This lighthouse camera lets you livestream Hurricane Florence’s advance on the Carolinas

Explore.org

If you are fortunate enough to never have been affected by a hurricane, it can be hard to wrap your head around the force of this type of storm.

Thanks to a camera positioned on a lighthouse off the North Carolina coast, you can get a sense of the storm’s intensity without having to be anywhere near it.

The camera is located on the Frying Pan Shoals Light Tower, an out-of-use Coast Guard light tower located 34 miles off the coast of North Carolina. Explore Oceans, an organization focused on capturing ocean life in real time, has been livestreaming video of the approaching storm from this camera since Thursday morning.

Tuning into the stream on YouTube gives you a sense of the strength of the hurricane, and you can see the wind and waves progress over the course of the stream. The sound of the wind is deafening, and an American flag in the camera’s sights has already begun to fray.

While the eye of the Category 2 hurricane isn’t expected to reach land until Friday morning, heavy winds, rain and rising water are expected to threaten the coast as early as Thursday afternoon.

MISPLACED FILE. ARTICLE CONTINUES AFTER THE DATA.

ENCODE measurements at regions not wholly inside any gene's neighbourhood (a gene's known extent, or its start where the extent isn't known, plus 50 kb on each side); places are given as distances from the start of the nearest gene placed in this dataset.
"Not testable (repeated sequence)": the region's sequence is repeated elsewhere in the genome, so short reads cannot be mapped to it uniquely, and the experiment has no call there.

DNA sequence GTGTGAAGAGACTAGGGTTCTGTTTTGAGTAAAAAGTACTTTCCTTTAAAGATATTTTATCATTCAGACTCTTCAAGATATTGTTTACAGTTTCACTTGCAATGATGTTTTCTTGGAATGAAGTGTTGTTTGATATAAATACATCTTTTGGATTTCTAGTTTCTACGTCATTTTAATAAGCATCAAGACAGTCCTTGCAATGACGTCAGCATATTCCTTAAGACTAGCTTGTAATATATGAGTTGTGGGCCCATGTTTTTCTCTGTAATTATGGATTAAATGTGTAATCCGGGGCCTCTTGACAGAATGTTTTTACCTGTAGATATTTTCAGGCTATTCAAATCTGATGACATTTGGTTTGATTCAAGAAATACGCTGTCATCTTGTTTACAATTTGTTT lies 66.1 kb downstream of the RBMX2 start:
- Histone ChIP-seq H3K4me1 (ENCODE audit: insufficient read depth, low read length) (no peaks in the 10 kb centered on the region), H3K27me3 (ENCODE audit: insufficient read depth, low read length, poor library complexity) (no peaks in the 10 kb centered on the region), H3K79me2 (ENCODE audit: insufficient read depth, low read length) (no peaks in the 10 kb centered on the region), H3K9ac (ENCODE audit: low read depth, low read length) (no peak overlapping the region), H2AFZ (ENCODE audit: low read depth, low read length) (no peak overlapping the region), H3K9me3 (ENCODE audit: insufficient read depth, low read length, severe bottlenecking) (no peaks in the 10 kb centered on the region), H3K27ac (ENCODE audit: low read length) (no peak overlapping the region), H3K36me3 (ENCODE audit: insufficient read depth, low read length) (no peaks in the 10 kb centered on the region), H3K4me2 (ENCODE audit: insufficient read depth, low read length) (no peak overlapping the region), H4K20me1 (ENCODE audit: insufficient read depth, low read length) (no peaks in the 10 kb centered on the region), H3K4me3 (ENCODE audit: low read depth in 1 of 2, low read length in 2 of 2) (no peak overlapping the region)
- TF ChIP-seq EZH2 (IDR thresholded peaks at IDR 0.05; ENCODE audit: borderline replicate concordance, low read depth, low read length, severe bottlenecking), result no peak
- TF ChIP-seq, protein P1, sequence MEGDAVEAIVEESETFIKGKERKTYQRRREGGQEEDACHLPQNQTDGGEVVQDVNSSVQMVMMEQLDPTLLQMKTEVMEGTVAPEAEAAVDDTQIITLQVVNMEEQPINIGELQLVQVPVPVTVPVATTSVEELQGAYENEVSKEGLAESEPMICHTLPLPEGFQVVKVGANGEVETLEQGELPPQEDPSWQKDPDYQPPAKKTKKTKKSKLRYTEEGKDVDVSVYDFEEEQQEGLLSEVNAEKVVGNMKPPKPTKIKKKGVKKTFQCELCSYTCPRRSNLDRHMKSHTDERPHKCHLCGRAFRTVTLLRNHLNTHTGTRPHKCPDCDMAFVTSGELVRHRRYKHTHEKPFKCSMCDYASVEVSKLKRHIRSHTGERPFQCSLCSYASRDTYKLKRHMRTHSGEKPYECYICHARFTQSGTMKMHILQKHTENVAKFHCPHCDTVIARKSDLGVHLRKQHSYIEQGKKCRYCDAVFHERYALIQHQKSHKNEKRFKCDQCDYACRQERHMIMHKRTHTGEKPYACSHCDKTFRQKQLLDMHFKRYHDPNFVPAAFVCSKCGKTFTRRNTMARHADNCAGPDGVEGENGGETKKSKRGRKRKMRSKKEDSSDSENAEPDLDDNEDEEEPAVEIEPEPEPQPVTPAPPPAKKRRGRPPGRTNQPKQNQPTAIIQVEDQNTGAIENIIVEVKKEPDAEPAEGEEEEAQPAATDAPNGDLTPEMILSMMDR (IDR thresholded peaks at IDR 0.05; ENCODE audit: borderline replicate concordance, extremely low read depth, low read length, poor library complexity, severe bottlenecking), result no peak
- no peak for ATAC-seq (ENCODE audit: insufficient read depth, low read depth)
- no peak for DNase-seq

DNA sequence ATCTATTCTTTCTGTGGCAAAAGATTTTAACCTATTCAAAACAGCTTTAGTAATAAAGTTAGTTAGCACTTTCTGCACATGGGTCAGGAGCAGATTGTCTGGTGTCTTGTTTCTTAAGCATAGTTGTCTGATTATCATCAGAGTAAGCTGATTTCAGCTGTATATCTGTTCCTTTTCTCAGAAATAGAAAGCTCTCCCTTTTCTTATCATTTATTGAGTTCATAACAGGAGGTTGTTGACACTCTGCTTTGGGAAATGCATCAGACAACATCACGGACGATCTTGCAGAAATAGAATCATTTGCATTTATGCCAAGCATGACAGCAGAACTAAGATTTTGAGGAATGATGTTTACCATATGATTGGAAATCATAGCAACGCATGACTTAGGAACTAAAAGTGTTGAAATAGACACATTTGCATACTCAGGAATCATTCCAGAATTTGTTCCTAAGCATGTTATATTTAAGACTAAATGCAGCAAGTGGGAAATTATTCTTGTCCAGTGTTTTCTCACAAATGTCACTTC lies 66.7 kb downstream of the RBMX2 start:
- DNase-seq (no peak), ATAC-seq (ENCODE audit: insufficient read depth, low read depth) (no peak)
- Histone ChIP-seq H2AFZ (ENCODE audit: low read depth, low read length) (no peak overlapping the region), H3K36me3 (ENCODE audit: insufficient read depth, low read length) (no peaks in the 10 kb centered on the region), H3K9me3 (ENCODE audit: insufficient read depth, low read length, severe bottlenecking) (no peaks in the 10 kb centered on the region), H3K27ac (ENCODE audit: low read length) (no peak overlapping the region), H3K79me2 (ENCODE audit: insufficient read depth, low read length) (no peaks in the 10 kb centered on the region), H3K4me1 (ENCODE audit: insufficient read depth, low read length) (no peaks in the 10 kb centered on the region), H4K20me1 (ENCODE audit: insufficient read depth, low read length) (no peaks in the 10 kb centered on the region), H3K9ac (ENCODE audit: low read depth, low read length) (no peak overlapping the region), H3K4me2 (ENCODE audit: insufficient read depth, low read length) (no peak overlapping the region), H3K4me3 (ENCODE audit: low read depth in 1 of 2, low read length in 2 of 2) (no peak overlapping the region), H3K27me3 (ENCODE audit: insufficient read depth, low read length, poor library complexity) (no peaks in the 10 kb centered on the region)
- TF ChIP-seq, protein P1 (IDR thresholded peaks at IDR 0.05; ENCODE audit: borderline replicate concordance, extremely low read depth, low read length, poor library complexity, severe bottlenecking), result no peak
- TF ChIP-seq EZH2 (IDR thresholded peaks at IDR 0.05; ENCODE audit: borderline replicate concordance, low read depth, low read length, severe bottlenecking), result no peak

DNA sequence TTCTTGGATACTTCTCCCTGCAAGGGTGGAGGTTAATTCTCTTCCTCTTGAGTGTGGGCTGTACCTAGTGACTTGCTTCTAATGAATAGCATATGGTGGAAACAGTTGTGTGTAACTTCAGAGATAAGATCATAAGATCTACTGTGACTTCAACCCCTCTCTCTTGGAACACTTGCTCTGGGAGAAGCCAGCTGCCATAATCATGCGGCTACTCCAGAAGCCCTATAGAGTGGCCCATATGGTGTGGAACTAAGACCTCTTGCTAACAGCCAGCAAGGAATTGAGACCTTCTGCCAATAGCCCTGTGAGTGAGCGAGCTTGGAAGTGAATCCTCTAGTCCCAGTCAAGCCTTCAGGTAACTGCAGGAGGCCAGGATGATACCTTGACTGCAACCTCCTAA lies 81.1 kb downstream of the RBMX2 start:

Officials in Maryland, North Carolina, South Carolina, Virginia and Georgia have declared states of emergency in preparation for the hurricane’s arrival, according to CNN. A state of emergency allows a government to circumvent usual processes that may slow down its ability to mobilize emergency service response teams after a catastrophic event, which Florence is expected to be. Evacuation orders affecting nearly a million residents along the coast have also been issued.

While coastal areas are expected to suffer the worst damage, the effects of the storm may be felt as far west as Nashville.

If you’d like to help with relief efforts, the American Red Cross is already preparing its response.

As for the Frying Pan Shoals Tower? In addition to hosting this well-positioned camera, the tower’s been converted to a bed and breakfast where adventurous guests can sign up to stay (during non-hurricane conditions, of course).

Science & Nature
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